The cries of the Hosanna people have been heard, not ignored. I don’t know how long this vessel called Hosanna will be useful to God’s hands, but I’m so deeply grateful for your part in it, and for all who have gone before. Without you, and all the other wonderful, gracious, generous, believing people like you, I don’t think God could have ever shaped the mission His hands have made.

Happy 27th birthday, Hosanna! And thank you, dear Hosanna friend!

~DDE

Rev. Dr. Donn Ed, Executive Director & Founder

More Lights

03 March

Earlier this week, I started my work day as I normally do.  Check the emails, respond to any messages, outline my day, la la la.  I couldn’t help but notice that I felt a little off.  Maybe another cup of coffee?  That didn’t change the feeling.  How about a slice of pizza?  (Yes, cold pizza for breakfast.)  Pizza didn’t do it either.  I still felt something was off.  I checked in with many of my coworkers.  What’s my problem?

As I was checking in with everyone I realized what was bothering me.  Some of my work family aren’t here, so I can’t check in with them.  They are in Richwood, West Virginia, serving the community there.  I’m certainly glad they are there doing what they are doing and I am very proud of them.

Since I came to Hosanna, one of the big themes has been Community.  Do things together.  Work together, learn together, discuss together, laugh together, chances are you’re going to suffer together; but what a blessing it is to be together.  It’s always hard on me when the team gets “split up” for the sake of what needs done.  I just don’t like the feeling of being separated.  Did you ever put two different socks on- one kind of thick like a boot sock and the other thin like a dress sock- it kind of feels like that.  Just a little weird.

Then I remembered that Jesus didn’t always keep all of the disciples together, and that sometimes they had to go out in smaller groups or pairs, in order to multiply.  I remind myself that being separated doesn’t mean you’re less, it just means that the light has now been multiplied.  When we are all together as one big green machine, we are (when we have our heads and hearts in the right place) a bright light, and when we become separated- when the Lord needs some of us here and some of us there- the light doesn’t dim but it becomes more LIGHTS, to work in more places, and to touch more people.  How wonderful is that!  I think that I would rather have many bright lights on my Christmas tree than just one big shining bulb.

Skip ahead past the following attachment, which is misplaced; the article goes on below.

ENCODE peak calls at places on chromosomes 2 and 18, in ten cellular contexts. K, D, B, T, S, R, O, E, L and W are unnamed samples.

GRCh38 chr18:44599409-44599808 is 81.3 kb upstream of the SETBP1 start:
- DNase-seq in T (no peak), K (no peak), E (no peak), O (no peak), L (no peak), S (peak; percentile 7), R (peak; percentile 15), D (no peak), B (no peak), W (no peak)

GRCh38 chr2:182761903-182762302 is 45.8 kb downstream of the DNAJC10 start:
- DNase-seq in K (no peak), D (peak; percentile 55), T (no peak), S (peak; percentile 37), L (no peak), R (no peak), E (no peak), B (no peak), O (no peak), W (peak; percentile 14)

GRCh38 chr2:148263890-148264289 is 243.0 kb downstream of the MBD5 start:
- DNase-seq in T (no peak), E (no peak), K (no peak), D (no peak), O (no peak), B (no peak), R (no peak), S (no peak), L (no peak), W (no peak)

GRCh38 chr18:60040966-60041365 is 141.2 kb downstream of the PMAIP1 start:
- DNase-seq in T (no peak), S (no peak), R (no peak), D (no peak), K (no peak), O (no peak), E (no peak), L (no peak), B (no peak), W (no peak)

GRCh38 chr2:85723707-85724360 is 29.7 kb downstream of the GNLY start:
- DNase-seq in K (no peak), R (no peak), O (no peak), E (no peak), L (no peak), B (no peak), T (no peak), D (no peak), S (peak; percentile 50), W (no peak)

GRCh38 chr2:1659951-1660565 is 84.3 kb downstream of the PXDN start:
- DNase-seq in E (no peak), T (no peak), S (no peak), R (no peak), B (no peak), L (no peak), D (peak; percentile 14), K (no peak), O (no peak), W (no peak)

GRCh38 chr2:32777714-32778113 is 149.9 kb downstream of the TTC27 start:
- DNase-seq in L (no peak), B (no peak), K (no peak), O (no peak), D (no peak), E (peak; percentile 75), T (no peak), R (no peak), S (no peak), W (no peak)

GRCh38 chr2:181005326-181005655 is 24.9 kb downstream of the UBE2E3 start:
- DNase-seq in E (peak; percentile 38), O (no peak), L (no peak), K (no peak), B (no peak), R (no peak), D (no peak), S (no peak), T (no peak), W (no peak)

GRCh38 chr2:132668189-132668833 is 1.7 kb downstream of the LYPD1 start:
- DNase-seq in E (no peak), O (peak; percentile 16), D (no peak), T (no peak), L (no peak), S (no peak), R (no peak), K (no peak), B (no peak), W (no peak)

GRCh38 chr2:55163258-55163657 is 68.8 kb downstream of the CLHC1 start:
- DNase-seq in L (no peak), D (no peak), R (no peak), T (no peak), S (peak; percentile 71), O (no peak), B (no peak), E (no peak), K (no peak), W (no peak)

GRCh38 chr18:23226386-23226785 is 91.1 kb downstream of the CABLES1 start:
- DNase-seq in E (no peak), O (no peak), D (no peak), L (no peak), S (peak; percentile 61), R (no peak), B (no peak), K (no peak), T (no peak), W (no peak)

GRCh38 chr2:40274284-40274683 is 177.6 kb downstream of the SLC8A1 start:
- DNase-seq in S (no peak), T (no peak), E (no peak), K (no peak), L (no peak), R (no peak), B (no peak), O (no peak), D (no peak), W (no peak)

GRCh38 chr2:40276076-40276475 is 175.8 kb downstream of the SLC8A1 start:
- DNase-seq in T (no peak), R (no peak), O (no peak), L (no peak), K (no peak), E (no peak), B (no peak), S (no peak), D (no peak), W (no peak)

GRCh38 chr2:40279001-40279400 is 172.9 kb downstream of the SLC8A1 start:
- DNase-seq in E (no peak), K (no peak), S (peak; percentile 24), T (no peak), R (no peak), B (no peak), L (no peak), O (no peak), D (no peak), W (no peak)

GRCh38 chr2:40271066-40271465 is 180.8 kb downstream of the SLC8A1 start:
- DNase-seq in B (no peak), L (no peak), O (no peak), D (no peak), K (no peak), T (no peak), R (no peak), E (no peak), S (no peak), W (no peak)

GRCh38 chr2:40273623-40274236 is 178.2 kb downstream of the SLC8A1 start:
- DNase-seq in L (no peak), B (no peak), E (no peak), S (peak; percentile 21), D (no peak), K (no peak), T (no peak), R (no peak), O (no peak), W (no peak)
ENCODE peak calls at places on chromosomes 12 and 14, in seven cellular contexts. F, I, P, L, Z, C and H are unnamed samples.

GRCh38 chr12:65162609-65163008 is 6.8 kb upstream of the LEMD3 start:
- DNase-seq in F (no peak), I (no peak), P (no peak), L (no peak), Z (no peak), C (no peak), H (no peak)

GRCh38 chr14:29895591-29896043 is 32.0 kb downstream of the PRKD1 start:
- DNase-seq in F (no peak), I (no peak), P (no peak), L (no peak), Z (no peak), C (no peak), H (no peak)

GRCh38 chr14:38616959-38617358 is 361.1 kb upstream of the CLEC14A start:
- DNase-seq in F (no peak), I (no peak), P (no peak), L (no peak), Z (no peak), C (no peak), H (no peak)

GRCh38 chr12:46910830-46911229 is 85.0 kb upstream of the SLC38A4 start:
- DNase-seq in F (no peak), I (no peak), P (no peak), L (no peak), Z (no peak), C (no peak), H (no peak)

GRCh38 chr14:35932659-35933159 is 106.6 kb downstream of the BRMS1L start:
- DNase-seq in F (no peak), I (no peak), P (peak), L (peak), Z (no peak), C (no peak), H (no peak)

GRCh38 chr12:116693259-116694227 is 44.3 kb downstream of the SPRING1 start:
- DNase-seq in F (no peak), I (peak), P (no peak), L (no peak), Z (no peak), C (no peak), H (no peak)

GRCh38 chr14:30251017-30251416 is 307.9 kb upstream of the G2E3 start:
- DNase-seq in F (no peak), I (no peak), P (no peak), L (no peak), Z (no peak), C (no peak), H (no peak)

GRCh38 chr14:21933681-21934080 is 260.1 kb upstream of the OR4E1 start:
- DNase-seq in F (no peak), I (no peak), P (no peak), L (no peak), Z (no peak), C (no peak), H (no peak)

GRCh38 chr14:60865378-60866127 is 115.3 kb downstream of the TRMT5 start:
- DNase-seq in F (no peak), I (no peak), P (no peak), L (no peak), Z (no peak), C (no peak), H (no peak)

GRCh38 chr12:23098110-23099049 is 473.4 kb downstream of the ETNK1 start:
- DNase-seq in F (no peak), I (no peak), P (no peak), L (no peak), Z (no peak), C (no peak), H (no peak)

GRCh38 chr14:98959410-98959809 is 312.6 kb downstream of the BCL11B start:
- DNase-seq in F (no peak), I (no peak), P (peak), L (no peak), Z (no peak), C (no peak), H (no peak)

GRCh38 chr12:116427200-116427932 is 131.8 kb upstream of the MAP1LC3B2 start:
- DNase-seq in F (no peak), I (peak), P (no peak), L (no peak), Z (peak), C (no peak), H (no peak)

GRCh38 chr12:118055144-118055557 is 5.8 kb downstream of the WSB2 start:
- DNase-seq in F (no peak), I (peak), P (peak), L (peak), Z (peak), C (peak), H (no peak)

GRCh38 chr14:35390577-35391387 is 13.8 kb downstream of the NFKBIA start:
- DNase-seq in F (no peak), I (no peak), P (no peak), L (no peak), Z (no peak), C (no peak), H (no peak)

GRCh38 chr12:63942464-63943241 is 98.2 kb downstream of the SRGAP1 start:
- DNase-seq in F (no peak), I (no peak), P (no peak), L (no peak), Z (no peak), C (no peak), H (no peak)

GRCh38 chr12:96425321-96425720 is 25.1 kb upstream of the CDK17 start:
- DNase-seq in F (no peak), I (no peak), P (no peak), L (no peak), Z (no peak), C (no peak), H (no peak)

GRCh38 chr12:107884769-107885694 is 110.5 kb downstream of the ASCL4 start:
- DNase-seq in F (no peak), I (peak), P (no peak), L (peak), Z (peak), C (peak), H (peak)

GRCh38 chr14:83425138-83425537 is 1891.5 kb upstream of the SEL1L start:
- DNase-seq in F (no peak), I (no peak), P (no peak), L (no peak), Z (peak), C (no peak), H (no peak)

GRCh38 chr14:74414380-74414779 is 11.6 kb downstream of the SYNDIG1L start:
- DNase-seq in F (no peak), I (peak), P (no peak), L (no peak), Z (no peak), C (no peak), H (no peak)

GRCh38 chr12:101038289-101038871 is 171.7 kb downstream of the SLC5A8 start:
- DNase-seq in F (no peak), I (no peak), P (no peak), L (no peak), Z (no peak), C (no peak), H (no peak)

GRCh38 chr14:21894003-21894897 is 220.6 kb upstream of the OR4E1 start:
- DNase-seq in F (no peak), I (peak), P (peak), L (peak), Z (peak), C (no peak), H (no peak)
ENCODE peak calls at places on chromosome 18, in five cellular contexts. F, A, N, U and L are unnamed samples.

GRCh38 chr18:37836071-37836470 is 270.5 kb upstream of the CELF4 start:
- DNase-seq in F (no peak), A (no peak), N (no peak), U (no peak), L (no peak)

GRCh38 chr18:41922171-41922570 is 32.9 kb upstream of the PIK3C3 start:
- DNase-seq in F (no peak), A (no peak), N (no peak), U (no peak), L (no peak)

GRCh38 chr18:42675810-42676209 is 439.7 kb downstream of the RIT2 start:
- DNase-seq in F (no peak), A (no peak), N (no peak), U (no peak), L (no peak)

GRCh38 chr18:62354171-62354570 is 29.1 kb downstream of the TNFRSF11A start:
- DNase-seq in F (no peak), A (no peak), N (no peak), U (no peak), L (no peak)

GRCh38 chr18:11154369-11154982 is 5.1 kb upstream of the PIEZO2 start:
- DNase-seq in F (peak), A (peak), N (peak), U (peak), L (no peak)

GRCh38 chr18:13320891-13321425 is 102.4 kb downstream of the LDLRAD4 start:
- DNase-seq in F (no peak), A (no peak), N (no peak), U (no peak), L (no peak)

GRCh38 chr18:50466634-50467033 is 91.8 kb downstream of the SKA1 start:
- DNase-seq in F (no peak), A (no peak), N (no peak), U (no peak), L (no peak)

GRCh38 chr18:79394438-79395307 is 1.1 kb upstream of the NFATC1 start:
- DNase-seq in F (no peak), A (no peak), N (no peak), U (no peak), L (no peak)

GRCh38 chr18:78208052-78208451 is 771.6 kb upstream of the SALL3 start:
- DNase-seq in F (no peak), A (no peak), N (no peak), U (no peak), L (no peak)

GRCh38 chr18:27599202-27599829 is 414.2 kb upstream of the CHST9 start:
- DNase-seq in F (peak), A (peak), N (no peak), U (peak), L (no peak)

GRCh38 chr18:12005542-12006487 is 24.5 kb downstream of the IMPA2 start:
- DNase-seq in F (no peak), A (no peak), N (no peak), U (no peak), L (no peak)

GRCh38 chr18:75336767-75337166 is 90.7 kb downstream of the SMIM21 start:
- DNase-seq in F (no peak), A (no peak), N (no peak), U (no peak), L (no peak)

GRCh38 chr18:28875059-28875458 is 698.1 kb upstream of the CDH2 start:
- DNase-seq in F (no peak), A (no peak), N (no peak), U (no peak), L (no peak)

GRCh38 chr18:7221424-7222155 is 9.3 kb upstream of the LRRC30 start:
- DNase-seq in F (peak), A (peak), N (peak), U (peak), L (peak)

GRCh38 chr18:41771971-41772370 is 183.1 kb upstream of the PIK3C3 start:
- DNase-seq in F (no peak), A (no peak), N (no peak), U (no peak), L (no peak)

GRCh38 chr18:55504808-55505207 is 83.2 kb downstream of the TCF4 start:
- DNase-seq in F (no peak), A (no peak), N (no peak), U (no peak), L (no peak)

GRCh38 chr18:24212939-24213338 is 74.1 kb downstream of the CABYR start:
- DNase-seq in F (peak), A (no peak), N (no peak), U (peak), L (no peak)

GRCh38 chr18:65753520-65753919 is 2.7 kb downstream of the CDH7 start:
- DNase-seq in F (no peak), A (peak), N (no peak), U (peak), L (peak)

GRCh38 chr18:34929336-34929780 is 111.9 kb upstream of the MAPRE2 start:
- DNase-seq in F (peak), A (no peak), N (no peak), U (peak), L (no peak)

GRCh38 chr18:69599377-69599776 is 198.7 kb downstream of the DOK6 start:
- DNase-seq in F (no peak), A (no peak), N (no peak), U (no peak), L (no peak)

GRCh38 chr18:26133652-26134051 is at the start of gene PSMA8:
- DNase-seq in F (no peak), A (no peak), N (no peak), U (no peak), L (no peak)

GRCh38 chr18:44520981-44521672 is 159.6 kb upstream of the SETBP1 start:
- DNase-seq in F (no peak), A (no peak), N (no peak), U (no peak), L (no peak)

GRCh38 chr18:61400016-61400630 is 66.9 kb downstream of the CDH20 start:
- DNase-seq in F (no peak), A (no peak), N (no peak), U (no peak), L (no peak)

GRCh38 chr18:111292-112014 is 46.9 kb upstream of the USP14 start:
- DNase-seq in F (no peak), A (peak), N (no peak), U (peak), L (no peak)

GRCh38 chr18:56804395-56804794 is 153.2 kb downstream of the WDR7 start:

Amen to learning things!  Amen to lights!

Dear reader, wherever you are, whatever you’re doing; if you feel a bit lost or a bit disconnected, just let that light shine even brighter, and it will spread!

-Emily Cadenhead, Mission Worker

Katie’s reflection about teaching

26 December

A couple of months ago, I was given the privilege to work with students from Mars Home For Youth. I guess you could say I was consumed with faith, as I said yes to this opportunity, not knowing what I would be encountering during this experience. Donn and I were the ones that were chosen and asked to lead this particular engagement at the MHY facility, located directly across the Mars High School. We were to lead students in constructing 6 picnic tables and 3 park benches that would be placed in various locations throughout their campus.

Once Donn and I arrived onto the campus that morning in our bright green vehicles, we received plenty of looks full of intrigue and slight confusion. We were then greeted by one of the lead faculty members, followed by 20-25 students and a handful of teachers. The students came from various backgrounds, ages, skills, and learning abilities; but the one thing that they had in common was that they desired to be better individuals! This was one of the reasons that the Lord led Hosanna to MHY on this very day, at this very moment.

Photo Credit: MHY Family Services

Photo Credit: MHY Family Services

I’d like to express 2 occurrences that impacted me the most, and placed emphasis on why God called me to be a mission worker at Hosanna Industries.

Be open. I wasn’t sure what I was going to get myself into. I wasn’t sure at all what the environment would entail or how the students would interact or react to us being there. But I let my mind be open to whatever was going to happen, because I knew that God had intentionally led Donn and I to be with those kids. Not only was I being open to a new experience, but also being open to God, letting him use me how he wants. In turn, because we gave the kids the impression we were open to giving our time, most of them were open to learning and receiving the knowledge and skills.

Photo Credit: MHY Family Services

Photo Credit: MHY Family Services